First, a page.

I’m Not Here to Make the News

“One thing I’ve noticed about talking to certain types of press, particularly mainstream, is that they have a pattern in mind before they write about something, and the better you conform to the pattern the more coverage you get.” – Matt Mullenweg, Automattic.com

I did a little writing for my college paper. At the time I was there, the editors had a handful of stories they thought should be covered. The local movie theater using high-fat buttery oil on popcorn, for example. I didn’t. That’s not interesting, it’s annoying. Matt’s comments make it sound like quite a few people haven’t grown out of it.

Often when I too get calls from the press, it feels less like they’re reporting and more like they’re covering their ass on some fiction they just wrote.

Or just plain missing the interesting story.

When I turn the mic on someone for this podcast, I don’t know where the conversation will lead. I trust the conversation will be good, that they’ll share something interesting. Whether or not they do is up to your ears.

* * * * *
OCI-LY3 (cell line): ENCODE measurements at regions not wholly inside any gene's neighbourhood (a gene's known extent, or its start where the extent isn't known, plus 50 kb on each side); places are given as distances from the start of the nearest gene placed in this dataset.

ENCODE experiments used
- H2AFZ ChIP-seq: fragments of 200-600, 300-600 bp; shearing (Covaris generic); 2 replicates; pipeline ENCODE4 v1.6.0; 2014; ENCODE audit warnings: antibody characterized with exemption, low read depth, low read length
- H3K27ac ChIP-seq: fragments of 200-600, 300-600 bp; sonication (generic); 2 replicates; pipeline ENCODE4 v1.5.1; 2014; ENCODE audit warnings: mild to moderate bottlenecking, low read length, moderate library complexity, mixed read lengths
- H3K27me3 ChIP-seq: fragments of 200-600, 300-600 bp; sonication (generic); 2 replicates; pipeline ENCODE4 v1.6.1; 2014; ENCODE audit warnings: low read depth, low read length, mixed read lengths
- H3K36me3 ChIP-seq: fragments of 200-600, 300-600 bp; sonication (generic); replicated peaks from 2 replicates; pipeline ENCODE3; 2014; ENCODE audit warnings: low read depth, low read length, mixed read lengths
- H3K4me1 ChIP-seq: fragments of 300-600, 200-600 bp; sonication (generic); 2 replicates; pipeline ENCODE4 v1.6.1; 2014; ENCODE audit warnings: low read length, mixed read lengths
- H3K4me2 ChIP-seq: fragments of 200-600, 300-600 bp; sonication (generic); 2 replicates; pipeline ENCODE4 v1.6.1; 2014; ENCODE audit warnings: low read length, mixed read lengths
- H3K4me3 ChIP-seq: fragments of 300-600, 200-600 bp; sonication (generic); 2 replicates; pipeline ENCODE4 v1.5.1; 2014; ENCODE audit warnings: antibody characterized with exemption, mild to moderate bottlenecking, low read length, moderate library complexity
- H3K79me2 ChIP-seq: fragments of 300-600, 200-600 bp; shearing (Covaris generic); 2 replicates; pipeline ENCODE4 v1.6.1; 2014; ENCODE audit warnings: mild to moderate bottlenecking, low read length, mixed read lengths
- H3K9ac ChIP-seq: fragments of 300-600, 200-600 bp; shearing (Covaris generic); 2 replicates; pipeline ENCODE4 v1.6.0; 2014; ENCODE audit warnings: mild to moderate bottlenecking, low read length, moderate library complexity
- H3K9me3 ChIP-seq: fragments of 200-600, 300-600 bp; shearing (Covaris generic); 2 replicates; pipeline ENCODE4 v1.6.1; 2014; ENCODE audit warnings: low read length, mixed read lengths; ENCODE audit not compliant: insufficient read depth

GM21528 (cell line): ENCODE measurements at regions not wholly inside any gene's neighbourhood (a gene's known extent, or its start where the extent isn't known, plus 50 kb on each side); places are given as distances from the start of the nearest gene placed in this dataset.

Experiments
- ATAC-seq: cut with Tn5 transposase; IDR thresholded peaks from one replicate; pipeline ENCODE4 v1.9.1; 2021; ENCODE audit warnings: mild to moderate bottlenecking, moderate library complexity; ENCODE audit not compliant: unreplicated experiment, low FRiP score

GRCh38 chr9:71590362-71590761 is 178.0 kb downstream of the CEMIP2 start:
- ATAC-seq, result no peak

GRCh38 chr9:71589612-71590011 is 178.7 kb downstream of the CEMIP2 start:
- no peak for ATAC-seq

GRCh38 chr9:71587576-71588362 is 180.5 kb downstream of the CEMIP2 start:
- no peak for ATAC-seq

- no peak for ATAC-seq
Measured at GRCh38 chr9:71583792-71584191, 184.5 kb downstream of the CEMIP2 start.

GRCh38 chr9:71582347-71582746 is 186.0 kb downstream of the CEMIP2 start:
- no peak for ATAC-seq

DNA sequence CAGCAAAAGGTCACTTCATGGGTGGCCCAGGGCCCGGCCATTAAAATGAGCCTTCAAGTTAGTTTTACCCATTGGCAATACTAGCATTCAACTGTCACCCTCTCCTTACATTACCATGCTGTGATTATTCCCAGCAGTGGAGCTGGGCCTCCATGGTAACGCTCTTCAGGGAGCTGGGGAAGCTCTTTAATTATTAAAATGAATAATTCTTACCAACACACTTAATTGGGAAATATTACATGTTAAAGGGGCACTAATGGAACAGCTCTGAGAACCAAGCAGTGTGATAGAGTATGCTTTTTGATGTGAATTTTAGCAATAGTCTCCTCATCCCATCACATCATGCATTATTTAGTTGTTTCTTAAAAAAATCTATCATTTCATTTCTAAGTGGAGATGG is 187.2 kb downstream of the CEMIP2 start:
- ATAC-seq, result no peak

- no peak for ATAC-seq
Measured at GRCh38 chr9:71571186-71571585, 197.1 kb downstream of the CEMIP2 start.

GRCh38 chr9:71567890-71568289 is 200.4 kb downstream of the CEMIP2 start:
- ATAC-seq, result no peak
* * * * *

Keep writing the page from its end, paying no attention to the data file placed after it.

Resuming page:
One thought on “I’m Not Here to Make the News

  1. There was a clip I saw the other day from someone at channel 4 as a video blog. The reporter was sent to the Hwy 36 construction zone to do a pre-packaged story.

    He’s fairly candid about the fact that that kind of story is already pre-determined before he went out there. What’s funny is how cynical he is about it while actually getting worked up about the number of cigarette butts on the side of the road by the stop light.

    It’s clear that much of “professional” journalism is actually going out to gather footage or quotations that match up to the story that’s been whipped up in the editorial meeting in advance.

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